It’s an epidemic. When people have a series on their hands dealing with great science fiction-y or supernatural drama, something clicks somewhere in their minds that they have to have some human-based drama to balance it out.
This is good.
Sideplots are excellent ways to develop characters and show the human side of all the ruckus going on, be it an alien invasion, fight for the freedom of a dystopian world, vampire war or rise of demonic forces.
And then they think, how about a love triangle?
This is less good.
This is not an attack on all love triangles in fiction, but merely me falling to my knees and crying to the sky Why? Why are they the automatic go-to plot element used to give characters a story of their own? Can’t we think of other ways to develop characters and add extra drama without having the heroine (and it’s usually a heroine) caught between two babes?
The love triangle has a basic formula. It’s like Pythagoras’ Theorem, but more annoying.
The triangle has three points: Point A, the heroine, prophesised to save the world, swept up into an adventure by being in the wrong place at the wrong time, or perhaps trained from a young age to kick alien/vampire/demon/villain ass. It doesn’t matter.
Point B is the approachable, mild-mannered male friend, often around since childhood. He and the heroine are comrades and best buds, they are relaxed around each other and consider each other kind of like family. Or so it seems…
Point C is a new addition to their lives, very different from Point B in terms of guise and personality — he is a rogue, a mystery, probably harbouring buried angst and a smoking set of abs. He and the heroine will bicker, most likely, and stir up unwanted but unavoidable sexual tension between them.
Let’s use probably the most well-known (and teeth-grind-inducing) love triangle in recent literature as an example. From the Twilight saga we have Point A, Bella, the heroine who stumbles into a supernatural world because she is immediately drawn to Point C, the brooding, mysterious and achingly handsome (with bonus sparkles) Edward. Point B, her old friend and certified cool, nice and fun guy (when he first appears, at least) Jacob, seems irked by this and when Point A confronts him about it, it is revealed that he has feelings for her too! DUN DUN DUN!!
And so it goes. At least Twilight never claimed to be anything more than a romance, although the vampire politics and strange world of the werewolves/shape-shifters could have been an interesting story on its own. Now is not the time to mourn the adventure that could have been.
Let’s look at The Mortal Instruments series by Cassandra Clare.
Point A = Clary, the meek and wide-eyed but powerful heroine drawn into the world of the supernatural
Point B = Simon, her best friend since their early teens and a well-meaning, sweet, funny, and weedy geek
Point C = Jace, the leather-jacket-clad, sarcastic, smirking, angsty trained warrior that sweeps her off her feet and makes for much tension between them as she notices (described in loving detail) his muscles.
Ta-da! Alongside the return of a powerful and maniacal leader who’s going to summon the forces of Hell and take over the world, a good chunk of the books are devoted to Clary’s anguished contemplations over which boy she really has feelings for. Here’s a clue: though she gives him a chance to appease the fans, she was never going to end up with Simon. Why even include that plot thread? And what about the apocalypse?!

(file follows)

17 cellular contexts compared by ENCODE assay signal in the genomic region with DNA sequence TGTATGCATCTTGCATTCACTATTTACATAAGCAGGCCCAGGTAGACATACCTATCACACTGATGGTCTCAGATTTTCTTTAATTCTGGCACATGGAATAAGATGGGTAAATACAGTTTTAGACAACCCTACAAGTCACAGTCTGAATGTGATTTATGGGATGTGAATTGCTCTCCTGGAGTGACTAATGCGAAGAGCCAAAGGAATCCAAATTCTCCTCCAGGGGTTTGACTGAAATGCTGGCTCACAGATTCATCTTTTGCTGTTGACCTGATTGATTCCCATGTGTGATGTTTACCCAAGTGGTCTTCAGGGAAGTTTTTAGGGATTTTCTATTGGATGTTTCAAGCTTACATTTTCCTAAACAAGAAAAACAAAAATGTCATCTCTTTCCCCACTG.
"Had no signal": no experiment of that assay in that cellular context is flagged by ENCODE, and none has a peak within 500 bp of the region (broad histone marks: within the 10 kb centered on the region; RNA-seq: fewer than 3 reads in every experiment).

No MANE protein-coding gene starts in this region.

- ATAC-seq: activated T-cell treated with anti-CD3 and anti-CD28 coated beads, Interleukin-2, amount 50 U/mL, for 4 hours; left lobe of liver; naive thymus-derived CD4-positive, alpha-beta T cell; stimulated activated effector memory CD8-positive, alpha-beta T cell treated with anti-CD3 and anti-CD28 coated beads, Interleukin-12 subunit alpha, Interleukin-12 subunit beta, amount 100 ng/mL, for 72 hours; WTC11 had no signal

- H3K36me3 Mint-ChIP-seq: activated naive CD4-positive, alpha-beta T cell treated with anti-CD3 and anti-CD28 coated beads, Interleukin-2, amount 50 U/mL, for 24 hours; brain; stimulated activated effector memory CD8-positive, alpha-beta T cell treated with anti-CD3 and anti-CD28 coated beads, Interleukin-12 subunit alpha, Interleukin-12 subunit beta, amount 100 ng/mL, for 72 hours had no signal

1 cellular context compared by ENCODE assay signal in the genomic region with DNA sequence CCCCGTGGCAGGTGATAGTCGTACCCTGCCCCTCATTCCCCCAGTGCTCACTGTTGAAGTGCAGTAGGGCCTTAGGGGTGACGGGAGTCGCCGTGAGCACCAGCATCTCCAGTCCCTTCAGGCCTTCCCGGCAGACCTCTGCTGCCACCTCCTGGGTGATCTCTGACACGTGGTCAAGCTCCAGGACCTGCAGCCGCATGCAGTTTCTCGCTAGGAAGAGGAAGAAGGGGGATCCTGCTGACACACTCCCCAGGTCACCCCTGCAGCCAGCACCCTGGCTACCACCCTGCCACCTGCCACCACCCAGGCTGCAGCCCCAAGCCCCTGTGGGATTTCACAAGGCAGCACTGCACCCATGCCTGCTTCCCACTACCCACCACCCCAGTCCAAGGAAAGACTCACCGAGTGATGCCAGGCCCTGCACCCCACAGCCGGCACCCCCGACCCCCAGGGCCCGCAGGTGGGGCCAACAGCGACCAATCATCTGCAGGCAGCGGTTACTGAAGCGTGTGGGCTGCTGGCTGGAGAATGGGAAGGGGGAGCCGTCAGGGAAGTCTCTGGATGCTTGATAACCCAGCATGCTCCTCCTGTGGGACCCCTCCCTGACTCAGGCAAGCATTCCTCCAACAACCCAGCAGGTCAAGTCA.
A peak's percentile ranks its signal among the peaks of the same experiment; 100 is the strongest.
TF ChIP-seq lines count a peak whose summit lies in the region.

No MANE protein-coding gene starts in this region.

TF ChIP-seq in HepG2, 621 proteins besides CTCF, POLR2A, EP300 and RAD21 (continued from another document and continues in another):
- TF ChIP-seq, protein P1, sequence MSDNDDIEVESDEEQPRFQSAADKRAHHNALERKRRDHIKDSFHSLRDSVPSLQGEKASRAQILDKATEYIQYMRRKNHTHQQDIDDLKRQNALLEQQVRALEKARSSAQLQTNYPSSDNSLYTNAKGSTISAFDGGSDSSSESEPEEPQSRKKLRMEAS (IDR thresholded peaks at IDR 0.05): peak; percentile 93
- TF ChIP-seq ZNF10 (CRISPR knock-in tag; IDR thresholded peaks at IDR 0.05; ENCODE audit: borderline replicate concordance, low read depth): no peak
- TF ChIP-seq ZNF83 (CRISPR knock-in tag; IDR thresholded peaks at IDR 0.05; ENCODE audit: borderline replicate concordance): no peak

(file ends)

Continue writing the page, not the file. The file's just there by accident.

A very similar situation pops up in the spinoff/prequel series, The Infernal Devices, wherein the blurb of the second book, despite the first one ending on an enormous cliffhanger involving demonically possessed automatons which means the Shadowhunters are powerless against them OH MY GOD who’s going to save the world now what are they going to do?!? is devoted entirely to telling the prospective reader all about how the heroine is tragically torn between two friends.
Now, I have fewer problems with love triangles if they actually contribute to the story — but if they turn out to not really have been necessary at all, then what was the point? I have been taught by more than one reputable source (Valerie Parv herself, no less!) that one of the major rules of editing writing is thus: if it’s not needed, don’t waste the words.
Take another hugely popular YA series, The Hunger Games: after all the added drama and feelings, was the love triangle between Katniss (Point A), Peeta and Gale (interestingly a bit of a reverse, with Gale the childhood friend behaving more like a Point C and Peeta the new love interest more like a B) really necessary? If you cut Gale’s affection for Katniss out of the books would it affect the plot at all? I’m thinking not. And we could have used those freed-up pages to look further into the fascinating dystopian world that Suzanne Collins created for us!
Why are love triangles the go-to? Obviously writers love tormenting their fans and teasing them, making them guess who the heroine is going to pick and bickering amidst themselves about whose love is more true, but a lot of the time it’s painfully obvious which guy she’ll end up with and the addition of the second point on the triangle needn’t have even existed.
When done right, they are engaging and an excellent way to develop and humanise characters and, of course, give the readers the love story that they desire (because every story needs one of those, it seems) as well as added tension and opportunity for character exploration on the part of the fans. But when handled clumsily and written in simply because that’s just the done thing, they are a waste of space, time and emotional investment on the author and reader’s part.